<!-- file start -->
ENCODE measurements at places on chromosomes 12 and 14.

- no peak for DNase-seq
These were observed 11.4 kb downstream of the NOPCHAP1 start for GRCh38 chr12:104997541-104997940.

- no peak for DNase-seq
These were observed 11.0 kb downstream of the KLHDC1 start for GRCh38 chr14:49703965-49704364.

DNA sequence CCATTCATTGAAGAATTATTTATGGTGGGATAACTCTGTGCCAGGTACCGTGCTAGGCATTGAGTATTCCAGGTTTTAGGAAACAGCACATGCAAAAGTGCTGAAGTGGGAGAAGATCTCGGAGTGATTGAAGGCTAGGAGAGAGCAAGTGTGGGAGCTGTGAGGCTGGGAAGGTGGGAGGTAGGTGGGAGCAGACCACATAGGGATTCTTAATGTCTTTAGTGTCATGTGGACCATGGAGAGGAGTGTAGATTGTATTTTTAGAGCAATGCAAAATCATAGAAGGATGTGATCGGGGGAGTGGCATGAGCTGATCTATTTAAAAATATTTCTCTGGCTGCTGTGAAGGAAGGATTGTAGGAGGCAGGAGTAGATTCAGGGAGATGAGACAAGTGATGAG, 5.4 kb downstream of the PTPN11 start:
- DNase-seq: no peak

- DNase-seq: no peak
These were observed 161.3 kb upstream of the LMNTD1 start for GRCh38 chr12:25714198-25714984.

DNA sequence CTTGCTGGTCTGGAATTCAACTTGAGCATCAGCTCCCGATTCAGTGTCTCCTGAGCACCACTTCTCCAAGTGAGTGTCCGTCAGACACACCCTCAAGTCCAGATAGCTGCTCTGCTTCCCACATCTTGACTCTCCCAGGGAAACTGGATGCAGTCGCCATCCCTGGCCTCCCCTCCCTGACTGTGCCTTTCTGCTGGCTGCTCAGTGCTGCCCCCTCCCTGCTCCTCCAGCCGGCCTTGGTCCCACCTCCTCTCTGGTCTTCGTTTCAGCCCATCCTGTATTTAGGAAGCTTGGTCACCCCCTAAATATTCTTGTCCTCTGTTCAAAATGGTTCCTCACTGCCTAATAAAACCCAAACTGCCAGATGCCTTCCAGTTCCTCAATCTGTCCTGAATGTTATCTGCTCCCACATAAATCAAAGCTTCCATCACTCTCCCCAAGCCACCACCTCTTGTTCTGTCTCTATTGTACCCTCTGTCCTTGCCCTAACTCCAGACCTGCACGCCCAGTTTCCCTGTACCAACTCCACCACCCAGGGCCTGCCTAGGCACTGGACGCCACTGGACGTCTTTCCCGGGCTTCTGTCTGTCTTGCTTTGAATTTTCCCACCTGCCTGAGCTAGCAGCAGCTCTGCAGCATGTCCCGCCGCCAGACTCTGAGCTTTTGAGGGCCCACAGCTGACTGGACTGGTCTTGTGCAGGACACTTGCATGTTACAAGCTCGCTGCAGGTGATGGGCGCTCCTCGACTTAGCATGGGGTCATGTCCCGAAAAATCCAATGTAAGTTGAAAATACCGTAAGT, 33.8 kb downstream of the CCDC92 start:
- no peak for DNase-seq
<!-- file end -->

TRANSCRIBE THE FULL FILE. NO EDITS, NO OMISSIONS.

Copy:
ENCODE measurements at places on chromosomes 12 and 14.

- no peak for DNase-seq
These were observed 11.4 kb downstream of the NOPCHAP1 start for GRCh38 chr12:104997541-104997940.

- no peak for DNase-seq
These were observed 11.0 kb downstream of the KLHDC1 start for GRCh38 chr14:49703965-49704364.

DNA sequence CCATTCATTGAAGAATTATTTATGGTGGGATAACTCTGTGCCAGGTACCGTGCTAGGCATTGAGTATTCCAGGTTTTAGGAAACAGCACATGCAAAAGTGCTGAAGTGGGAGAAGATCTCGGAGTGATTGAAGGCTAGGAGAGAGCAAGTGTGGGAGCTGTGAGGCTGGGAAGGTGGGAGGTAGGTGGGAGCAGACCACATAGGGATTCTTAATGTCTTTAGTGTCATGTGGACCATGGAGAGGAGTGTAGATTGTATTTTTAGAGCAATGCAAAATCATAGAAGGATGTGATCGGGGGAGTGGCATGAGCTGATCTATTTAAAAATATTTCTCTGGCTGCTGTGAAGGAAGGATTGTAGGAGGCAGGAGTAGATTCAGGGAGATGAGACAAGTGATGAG, 5.4 kb downstream of the PTPN11 start:
- DNase-seq: no peak

- DNase-seq: no peak
These were observed 161.3 kb upstream of the LMNTD1 start for GRCh38 chr12:25714198-25714984.

DNA sequence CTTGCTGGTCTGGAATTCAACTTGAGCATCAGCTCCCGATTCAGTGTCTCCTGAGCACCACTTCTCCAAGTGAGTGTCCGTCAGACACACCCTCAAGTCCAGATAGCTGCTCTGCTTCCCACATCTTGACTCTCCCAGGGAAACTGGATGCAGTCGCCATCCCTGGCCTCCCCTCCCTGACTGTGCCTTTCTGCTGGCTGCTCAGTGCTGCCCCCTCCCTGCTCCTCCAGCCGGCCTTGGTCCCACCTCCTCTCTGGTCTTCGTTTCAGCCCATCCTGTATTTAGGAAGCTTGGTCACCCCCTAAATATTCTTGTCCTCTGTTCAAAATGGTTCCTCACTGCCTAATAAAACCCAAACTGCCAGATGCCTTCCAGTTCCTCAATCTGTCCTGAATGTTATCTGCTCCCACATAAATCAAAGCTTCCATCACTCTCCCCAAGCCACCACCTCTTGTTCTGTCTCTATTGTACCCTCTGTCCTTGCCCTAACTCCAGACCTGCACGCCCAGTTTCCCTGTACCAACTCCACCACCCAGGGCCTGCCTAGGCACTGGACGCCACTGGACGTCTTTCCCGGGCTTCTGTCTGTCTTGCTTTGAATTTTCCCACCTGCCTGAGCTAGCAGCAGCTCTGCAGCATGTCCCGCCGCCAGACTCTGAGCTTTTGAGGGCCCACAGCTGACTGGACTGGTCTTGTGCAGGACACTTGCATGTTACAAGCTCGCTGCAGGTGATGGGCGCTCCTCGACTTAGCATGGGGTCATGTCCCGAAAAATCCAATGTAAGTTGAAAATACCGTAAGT, 33.8 kb downstream of the CCDC92 start:
- no peak for DNase-seq